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In string theory the D-branes give those directions that the strings are allowed to move along. The string excitations give the fields that we detect. Is it correct to think of a particle propagating in 4d spacetime as a string propagating in the same 4d spacetime (in other words if we could zoom in sufficiently far a photon for example would reveal itself to be a string). If so, this implies that a realistic model should always have D-branes that extend in these 4 spacetime directions. Otherwise how would the strings, and their associated excitations, propagate in the 'normal' spacetime we see at low energies?

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Yes, there must be branes filling the ordinary large spacetime dimensions in order for gauge fields to propagate there. Even the Type I string theory containing gauge fields (open strings) in 10 dimensions can be understood as having space-filling D9 branes on which the gauge fields live (as well as an orientifold O9 plane).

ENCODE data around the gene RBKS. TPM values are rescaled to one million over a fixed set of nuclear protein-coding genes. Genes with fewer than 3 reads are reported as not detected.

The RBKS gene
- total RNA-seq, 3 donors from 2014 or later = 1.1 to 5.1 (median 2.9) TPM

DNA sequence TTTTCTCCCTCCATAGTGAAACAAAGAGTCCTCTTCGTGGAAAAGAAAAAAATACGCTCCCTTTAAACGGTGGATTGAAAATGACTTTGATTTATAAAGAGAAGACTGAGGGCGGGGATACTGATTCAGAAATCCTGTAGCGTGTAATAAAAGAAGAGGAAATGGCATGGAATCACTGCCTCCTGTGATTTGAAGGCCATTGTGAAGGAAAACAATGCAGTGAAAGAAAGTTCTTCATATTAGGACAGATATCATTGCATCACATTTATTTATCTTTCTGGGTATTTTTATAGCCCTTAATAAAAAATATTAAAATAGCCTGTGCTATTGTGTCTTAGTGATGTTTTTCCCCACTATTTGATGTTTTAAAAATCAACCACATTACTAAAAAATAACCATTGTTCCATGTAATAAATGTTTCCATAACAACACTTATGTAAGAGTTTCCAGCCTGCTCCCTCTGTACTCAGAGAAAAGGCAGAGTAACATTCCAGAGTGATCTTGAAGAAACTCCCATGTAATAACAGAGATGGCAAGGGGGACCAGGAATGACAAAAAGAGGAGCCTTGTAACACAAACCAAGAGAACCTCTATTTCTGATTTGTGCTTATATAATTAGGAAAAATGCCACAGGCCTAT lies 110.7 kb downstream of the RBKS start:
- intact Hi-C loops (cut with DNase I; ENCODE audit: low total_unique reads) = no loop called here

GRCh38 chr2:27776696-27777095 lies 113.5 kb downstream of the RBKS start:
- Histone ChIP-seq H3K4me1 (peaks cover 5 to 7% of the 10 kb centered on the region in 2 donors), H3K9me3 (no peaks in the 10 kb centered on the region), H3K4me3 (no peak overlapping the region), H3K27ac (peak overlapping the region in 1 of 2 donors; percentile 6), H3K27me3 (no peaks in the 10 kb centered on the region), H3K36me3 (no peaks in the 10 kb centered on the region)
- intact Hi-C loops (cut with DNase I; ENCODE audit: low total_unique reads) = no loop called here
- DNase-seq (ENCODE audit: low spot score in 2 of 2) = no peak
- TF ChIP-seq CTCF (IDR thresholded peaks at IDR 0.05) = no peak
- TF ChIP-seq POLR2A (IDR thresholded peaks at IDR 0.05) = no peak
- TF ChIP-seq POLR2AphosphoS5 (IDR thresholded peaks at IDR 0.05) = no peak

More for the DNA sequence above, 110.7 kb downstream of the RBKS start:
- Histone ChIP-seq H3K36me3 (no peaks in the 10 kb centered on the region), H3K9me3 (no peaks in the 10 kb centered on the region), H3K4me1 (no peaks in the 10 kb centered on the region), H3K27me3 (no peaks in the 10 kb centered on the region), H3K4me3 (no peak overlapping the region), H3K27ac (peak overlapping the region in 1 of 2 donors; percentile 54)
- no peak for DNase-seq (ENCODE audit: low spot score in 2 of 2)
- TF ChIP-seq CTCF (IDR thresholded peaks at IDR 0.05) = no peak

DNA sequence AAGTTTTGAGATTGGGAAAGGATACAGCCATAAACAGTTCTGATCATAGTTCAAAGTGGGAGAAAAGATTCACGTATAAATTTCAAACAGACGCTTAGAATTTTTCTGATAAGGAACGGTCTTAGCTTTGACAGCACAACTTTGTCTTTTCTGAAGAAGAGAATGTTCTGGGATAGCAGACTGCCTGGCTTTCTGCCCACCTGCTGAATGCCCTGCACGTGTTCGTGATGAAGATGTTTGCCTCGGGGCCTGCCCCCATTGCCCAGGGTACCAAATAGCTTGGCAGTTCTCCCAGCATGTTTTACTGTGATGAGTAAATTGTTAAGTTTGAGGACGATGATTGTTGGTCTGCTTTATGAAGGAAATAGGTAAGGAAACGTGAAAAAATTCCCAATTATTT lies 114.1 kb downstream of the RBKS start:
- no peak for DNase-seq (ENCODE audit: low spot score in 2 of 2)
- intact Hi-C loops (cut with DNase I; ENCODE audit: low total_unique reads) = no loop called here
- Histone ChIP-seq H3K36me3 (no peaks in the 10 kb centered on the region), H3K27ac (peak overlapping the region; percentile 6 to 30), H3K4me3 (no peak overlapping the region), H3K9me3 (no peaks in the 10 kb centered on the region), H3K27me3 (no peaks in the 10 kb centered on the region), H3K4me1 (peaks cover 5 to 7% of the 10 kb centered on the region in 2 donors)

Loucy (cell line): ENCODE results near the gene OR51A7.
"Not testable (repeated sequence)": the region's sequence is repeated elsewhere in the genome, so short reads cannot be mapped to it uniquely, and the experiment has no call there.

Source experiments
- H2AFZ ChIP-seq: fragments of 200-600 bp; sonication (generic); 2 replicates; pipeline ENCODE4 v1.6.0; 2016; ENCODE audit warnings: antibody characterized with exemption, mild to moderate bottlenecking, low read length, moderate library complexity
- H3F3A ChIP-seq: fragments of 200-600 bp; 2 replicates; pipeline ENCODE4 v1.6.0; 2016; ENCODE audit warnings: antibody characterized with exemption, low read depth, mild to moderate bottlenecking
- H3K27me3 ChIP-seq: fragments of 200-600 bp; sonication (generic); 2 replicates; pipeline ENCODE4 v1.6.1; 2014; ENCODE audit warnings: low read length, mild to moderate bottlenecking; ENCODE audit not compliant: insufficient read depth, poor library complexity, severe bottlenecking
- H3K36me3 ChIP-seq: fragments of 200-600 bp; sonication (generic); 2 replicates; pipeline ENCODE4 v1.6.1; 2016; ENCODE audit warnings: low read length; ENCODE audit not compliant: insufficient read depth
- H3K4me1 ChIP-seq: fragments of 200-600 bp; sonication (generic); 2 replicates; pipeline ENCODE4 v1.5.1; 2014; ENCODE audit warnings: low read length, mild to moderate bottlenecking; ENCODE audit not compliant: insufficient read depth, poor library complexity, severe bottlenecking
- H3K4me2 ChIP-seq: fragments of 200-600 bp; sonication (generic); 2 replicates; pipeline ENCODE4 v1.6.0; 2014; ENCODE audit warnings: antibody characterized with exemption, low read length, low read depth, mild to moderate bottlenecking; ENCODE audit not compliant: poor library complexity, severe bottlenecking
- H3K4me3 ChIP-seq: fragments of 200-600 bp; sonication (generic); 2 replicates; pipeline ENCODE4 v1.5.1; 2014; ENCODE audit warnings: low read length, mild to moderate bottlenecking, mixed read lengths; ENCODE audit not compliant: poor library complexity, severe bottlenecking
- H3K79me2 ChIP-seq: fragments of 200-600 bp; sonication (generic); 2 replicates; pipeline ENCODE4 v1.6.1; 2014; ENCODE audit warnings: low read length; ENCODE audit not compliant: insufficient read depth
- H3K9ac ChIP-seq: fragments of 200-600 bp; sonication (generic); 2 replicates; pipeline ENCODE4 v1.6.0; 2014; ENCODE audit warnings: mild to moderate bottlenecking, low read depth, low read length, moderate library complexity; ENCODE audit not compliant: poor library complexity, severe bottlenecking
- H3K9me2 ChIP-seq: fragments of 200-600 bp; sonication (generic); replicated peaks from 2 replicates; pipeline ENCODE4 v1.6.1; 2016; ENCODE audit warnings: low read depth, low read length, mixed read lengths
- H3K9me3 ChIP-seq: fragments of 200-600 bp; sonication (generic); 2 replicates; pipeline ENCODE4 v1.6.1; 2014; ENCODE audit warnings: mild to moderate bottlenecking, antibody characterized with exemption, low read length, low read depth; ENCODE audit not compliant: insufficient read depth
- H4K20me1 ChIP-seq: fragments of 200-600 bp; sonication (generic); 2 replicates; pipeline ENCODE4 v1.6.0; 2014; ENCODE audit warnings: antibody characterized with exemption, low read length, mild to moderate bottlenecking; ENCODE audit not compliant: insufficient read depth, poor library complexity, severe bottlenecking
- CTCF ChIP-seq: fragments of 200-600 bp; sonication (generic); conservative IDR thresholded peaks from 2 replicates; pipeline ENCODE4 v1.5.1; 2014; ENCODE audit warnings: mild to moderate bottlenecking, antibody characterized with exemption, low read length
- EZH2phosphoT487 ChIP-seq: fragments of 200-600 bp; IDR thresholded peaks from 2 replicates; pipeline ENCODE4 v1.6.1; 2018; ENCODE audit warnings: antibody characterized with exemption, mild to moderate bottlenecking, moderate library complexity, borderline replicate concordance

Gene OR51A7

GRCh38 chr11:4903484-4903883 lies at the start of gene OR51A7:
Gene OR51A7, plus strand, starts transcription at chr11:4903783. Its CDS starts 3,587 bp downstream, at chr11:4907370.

The exception is heterotic string theory, which has gauge fields that don't have an obvious natural interpretation in terms of branes. (Via dualities, you can always find some kind of brane interpretation, although the end-of-the-world branes in heterotic M-theory are different from ordinary D-branes.)

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Thank you, I found this helpful. –  Siraj R Khan Jun 19 '13 at 14:48

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